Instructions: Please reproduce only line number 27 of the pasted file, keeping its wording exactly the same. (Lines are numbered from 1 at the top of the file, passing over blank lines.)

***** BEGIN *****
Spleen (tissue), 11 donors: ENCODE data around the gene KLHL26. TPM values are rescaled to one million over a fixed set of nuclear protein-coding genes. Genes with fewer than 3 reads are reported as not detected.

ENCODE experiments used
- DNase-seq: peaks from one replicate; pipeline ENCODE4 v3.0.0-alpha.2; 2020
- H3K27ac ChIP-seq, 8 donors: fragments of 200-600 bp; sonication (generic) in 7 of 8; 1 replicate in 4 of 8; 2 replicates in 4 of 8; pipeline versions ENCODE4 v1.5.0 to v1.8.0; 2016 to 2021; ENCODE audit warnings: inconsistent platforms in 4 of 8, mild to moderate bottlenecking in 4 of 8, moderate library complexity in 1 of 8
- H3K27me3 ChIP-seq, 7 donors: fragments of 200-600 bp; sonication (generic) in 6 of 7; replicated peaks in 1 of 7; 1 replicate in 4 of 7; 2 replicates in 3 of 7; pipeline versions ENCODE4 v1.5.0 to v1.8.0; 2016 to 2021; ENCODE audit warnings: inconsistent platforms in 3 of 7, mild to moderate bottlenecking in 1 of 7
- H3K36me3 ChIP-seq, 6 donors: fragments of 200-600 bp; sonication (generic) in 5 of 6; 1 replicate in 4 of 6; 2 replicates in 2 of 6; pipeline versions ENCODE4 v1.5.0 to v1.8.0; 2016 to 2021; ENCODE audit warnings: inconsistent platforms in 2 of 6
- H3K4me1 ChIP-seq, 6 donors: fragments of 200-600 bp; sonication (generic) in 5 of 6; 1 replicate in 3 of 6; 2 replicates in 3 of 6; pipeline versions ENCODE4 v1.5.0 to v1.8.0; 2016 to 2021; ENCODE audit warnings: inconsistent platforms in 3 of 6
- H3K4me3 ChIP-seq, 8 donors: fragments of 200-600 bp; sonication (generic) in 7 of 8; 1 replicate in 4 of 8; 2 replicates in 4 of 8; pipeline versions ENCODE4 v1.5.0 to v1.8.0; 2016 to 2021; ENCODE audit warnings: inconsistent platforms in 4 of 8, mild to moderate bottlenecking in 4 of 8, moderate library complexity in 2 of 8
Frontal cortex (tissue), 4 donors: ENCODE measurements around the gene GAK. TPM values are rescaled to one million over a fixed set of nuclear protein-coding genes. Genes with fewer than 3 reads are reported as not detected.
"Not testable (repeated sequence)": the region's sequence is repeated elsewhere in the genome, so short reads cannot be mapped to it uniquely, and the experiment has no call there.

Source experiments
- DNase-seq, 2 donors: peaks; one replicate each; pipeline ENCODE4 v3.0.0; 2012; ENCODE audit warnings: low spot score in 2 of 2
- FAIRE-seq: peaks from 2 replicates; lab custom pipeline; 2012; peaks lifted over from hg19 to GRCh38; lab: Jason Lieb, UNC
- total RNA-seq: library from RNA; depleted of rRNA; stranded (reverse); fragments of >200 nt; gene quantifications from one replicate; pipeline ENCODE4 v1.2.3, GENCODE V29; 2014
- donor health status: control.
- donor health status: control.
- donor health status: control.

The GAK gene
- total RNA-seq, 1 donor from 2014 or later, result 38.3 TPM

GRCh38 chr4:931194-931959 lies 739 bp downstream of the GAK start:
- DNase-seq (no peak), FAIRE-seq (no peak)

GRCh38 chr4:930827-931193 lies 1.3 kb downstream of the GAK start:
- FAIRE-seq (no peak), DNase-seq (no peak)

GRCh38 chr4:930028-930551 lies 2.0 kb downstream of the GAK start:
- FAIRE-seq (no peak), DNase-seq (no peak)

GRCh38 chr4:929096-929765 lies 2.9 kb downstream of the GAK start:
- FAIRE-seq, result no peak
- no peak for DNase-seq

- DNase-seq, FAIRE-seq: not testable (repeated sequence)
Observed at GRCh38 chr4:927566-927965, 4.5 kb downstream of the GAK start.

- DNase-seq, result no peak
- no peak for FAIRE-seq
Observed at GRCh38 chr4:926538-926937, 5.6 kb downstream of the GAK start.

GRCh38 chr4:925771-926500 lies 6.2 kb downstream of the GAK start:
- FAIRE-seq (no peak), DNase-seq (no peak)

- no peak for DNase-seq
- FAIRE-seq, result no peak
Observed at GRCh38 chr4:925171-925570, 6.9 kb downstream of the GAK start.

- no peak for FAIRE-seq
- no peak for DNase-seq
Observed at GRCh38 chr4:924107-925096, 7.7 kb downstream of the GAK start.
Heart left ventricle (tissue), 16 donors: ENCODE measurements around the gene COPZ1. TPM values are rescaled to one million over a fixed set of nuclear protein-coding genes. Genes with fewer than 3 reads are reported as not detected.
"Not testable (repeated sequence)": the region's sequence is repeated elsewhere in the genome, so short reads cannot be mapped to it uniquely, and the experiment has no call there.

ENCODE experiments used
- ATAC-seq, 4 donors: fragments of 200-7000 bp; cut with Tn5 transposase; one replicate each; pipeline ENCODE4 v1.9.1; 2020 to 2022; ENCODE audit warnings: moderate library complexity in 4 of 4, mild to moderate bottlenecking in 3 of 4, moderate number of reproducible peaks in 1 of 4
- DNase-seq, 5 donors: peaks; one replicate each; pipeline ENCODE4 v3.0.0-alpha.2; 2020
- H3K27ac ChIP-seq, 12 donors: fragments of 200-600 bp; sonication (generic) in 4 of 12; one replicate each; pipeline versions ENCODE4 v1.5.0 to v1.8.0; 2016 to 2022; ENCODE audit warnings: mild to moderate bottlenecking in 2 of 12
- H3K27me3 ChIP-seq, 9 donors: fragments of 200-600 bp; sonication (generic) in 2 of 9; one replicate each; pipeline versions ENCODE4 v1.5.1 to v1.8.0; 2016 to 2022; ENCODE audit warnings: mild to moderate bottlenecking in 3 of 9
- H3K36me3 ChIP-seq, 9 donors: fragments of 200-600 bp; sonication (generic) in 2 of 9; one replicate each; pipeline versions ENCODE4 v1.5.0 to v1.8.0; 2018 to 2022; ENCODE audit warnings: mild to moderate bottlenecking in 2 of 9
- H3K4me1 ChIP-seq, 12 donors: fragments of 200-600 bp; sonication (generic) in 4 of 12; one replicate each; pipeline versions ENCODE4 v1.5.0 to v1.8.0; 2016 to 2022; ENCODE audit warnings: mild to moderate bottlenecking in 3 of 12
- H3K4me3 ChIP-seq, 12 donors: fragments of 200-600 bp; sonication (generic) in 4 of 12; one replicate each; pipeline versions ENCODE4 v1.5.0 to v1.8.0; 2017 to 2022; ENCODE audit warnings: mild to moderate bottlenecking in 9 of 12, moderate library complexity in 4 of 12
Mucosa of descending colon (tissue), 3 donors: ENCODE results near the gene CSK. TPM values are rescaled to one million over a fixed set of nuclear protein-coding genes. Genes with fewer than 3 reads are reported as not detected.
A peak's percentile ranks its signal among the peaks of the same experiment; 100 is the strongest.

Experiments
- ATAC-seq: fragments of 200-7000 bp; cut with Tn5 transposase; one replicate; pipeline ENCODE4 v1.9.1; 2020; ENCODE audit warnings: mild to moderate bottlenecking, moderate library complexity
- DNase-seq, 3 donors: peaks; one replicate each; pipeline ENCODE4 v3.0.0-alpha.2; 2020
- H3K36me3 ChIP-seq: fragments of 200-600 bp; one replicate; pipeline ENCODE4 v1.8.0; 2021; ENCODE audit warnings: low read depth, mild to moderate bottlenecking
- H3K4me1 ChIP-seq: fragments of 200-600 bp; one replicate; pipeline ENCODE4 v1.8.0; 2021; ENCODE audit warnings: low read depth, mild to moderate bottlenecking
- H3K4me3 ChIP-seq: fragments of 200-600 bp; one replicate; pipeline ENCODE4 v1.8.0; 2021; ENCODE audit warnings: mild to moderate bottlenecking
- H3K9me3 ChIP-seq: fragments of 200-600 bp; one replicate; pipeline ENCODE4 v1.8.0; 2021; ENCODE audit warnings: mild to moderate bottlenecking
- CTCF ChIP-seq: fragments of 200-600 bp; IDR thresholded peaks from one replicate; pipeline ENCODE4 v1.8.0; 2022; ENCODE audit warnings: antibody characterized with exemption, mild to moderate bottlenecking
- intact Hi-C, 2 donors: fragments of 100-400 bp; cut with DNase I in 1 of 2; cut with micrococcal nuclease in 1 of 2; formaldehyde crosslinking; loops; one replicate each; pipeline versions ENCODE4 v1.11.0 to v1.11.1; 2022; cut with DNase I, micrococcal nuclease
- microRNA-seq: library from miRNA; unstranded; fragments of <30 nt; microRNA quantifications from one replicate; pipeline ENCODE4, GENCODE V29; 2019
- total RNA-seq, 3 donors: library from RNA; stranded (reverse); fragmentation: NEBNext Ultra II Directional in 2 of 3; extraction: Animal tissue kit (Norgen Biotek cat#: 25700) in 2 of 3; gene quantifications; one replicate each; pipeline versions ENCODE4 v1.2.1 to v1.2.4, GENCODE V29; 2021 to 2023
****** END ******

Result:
- FAIRE-seq, result no peak